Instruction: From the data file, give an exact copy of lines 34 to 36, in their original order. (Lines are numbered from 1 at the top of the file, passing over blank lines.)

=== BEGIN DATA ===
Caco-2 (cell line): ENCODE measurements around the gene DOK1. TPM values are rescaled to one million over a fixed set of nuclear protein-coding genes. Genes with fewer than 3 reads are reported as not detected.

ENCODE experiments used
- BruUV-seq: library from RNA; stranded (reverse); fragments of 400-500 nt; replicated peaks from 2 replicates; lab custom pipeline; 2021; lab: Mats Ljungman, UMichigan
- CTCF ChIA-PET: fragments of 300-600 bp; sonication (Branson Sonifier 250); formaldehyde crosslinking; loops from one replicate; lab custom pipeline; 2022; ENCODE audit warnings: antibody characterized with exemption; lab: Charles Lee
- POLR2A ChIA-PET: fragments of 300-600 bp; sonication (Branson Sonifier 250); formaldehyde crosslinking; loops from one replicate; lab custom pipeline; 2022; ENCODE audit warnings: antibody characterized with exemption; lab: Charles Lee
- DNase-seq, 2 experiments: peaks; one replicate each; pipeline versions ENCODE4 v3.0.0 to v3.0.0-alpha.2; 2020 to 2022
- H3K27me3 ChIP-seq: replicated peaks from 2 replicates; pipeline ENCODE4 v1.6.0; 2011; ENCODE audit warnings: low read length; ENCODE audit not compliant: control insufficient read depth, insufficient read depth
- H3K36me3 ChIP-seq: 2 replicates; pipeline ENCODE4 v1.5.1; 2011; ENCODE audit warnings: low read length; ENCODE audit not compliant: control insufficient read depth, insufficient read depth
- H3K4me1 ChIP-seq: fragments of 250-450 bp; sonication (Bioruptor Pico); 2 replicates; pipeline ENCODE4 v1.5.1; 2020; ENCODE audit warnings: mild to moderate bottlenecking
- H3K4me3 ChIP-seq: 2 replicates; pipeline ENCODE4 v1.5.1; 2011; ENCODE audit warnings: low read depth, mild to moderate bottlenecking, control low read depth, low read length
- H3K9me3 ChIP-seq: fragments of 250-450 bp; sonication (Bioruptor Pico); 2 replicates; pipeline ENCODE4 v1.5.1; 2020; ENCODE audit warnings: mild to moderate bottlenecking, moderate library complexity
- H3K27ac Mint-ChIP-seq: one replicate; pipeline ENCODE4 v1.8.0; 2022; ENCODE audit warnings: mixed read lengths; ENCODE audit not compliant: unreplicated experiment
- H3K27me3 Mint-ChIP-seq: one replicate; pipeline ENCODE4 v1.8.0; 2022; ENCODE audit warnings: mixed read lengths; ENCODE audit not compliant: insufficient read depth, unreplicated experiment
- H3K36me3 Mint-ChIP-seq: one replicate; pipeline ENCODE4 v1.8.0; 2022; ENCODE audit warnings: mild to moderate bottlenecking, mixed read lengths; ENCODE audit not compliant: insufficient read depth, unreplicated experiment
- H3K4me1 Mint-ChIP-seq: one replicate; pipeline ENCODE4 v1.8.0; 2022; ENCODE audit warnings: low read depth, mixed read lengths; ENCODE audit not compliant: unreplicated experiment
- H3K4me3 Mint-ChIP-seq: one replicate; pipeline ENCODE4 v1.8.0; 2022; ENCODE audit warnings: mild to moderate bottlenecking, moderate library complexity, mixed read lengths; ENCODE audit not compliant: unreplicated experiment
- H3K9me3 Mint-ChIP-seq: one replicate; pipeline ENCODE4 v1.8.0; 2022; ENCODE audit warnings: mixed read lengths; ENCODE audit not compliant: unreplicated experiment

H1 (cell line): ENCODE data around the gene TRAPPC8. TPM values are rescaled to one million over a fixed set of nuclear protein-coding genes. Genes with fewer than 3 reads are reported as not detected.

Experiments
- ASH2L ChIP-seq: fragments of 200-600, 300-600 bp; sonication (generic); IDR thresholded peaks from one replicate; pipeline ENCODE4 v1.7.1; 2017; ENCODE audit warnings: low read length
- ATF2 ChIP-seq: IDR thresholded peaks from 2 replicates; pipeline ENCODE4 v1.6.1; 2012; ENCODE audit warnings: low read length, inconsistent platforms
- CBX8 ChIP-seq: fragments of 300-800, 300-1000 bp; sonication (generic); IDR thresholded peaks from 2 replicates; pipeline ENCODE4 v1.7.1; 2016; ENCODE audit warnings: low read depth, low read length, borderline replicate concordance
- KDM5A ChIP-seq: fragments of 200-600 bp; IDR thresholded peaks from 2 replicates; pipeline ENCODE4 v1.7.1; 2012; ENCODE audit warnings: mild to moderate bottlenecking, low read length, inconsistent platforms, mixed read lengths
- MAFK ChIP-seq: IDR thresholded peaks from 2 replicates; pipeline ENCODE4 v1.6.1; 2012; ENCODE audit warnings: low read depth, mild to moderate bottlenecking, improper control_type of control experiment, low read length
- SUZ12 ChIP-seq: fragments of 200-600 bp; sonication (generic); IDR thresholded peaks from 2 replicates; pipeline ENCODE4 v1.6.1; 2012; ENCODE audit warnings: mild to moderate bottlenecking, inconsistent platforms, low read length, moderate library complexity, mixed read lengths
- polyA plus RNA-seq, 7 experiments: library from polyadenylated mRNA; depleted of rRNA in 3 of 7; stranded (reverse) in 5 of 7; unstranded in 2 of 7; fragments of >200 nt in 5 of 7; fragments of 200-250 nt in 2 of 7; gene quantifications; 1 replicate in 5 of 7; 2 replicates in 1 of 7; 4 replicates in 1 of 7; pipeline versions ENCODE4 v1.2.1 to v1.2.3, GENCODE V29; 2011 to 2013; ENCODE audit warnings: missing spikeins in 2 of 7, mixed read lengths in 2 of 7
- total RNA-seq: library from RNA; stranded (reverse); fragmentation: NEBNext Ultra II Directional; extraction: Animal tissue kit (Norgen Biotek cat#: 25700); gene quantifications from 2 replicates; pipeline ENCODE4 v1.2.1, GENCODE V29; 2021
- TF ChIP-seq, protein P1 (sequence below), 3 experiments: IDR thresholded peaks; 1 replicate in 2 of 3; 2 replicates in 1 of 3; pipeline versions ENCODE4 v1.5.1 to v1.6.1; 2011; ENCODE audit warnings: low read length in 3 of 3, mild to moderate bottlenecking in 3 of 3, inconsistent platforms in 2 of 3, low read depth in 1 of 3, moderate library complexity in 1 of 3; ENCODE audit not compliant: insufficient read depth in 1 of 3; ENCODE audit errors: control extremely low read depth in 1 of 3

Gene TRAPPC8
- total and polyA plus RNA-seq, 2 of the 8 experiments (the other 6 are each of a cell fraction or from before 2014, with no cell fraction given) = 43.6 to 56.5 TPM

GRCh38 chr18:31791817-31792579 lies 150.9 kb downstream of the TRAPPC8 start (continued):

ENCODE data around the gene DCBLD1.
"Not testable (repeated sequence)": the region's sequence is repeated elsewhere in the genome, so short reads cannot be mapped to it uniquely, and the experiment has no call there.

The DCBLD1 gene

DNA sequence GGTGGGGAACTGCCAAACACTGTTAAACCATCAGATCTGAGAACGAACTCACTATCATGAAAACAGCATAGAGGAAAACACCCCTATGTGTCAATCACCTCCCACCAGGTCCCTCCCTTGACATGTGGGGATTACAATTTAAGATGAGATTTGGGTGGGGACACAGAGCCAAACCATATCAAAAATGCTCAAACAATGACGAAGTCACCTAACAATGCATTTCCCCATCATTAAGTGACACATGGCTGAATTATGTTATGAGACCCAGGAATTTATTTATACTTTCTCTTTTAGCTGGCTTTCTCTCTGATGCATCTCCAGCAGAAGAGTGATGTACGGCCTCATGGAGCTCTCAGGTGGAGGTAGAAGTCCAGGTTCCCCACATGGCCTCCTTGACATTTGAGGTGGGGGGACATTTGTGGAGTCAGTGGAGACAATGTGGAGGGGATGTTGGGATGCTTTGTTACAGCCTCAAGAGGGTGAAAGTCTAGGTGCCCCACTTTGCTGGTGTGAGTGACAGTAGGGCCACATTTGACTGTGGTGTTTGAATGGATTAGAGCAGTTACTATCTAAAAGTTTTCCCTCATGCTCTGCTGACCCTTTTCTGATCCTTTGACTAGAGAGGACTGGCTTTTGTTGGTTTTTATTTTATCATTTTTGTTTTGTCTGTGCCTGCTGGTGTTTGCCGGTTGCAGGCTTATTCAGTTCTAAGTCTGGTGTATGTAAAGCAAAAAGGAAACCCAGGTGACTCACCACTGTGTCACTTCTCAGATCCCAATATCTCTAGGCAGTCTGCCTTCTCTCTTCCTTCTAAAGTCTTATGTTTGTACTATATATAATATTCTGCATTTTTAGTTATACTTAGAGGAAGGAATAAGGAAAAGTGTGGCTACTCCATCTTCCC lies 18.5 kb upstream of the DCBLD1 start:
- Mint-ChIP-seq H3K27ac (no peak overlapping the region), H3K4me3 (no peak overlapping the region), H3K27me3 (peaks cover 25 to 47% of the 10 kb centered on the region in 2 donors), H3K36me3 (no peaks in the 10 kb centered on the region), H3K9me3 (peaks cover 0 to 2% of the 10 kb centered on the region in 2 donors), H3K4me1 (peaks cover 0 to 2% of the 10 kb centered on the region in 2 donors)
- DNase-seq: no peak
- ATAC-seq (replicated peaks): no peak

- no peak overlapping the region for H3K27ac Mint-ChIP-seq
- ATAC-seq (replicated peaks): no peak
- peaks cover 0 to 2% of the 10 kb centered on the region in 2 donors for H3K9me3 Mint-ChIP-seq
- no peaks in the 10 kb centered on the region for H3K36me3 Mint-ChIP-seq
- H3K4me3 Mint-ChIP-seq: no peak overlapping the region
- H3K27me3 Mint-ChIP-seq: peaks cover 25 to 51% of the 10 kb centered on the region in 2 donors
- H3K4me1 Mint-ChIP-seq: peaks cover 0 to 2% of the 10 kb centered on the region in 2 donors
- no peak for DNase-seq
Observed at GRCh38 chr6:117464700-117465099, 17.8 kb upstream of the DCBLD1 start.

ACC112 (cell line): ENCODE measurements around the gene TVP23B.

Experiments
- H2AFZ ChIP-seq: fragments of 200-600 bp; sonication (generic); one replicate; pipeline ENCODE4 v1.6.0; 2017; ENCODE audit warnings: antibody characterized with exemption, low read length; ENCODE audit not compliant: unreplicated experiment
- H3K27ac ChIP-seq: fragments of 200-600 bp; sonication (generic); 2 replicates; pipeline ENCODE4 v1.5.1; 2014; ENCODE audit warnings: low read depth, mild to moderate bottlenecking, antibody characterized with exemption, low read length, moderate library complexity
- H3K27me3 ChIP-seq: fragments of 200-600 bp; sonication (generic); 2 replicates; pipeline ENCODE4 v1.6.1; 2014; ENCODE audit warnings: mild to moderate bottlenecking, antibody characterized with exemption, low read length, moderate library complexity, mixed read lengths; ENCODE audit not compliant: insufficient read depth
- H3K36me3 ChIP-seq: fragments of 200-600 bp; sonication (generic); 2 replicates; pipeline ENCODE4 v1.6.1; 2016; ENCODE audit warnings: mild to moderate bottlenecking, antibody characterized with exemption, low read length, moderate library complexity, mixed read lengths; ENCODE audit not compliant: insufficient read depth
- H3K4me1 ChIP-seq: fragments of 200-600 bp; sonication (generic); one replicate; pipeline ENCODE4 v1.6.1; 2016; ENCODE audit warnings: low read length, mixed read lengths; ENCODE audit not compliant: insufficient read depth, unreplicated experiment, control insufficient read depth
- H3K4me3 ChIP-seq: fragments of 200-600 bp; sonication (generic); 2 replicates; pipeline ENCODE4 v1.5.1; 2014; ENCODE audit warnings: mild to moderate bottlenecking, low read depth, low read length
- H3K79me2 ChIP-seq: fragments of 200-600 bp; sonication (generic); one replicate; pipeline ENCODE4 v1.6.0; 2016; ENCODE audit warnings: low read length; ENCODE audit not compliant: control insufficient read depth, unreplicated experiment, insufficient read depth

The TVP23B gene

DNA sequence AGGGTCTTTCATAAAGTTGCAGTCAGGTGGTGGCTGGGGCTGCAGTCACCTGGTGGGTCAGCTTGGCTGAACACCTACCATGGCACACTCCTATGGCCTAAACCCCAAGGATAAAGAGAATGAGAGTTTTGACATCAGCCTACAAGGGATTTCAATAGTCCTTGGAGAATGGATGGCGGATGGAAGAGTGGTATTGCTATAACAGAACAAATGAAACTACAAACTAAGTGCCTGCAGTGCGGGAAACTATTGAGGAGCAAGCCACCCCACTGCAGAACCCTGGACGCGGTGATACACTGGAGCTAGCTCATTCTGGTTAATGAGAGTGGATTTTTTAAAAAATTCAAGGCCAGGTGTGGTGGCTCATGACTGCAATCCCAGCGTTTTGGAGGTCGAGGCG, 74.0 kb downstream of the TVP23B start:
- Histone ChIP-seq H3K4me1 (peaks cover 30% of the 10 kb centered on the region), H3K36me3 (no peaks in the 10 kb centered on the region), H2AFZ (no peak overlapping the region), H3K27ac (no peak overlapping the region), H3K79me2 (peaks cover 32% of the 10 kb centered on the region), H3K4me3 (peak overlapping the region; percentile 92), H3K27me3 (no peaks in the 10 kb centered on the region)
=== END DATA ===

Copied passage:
The DCBLD1 gene

DNA sequence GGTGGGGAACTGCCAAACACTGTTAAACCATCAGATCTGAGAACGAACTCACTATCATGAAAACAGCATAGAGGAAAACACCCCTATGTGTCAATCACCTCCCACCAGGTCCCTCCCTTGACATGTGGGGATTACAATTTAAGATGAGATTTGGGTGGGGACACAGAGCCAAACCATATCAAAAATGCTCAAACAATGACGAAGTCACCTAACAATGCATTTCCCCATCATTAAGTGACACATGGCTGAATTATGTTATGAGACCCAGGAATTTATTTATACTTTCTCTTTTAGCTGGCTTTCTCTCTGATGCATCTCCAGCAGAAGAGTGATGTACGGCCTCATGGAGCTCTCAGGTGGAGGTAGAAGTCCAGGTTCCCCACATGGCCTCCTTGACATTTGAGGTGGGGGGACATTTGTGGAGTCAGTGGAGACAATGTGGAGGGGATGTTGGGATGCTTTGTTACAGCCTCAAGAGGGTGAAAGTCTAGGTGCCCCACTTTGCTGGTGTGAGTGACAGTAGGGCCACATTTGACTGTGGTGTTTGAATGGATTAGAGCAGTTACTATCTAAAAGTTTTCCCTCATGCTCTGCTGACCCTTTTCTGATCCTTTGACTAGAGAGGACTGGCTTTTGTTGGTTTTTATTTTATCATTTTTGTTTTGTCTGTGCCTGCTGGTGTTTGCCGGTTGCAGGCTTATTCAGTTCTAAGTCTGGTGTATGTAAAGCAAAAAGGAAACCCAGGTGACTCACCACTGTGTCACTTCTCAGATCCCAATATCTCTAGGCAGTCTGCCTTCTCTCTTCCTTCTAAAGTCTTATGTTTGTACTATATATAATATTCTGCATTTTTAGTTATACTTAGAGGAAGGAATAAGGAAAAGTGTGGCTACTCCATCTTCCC lies 18.5 kb upstream of the DCBLD1 start:
- Mint-ChIP-seq H3K27ac (no peak overlapping the region), H3K4me3 (no peak overlapping the region), H3K27me3 (peaks cover 25 to 47% of the 10 kb centered on the region in 2 donors), H3K36me3 (no peaks in the 10 kb centered on the region), H3K9me3 (peaks cover 0 to 2% of the 10 kb centered on the region in 2 donors), H3K4me1 (peaks cover 0 to 2% of the 10 kb centered on the region in 2 donors)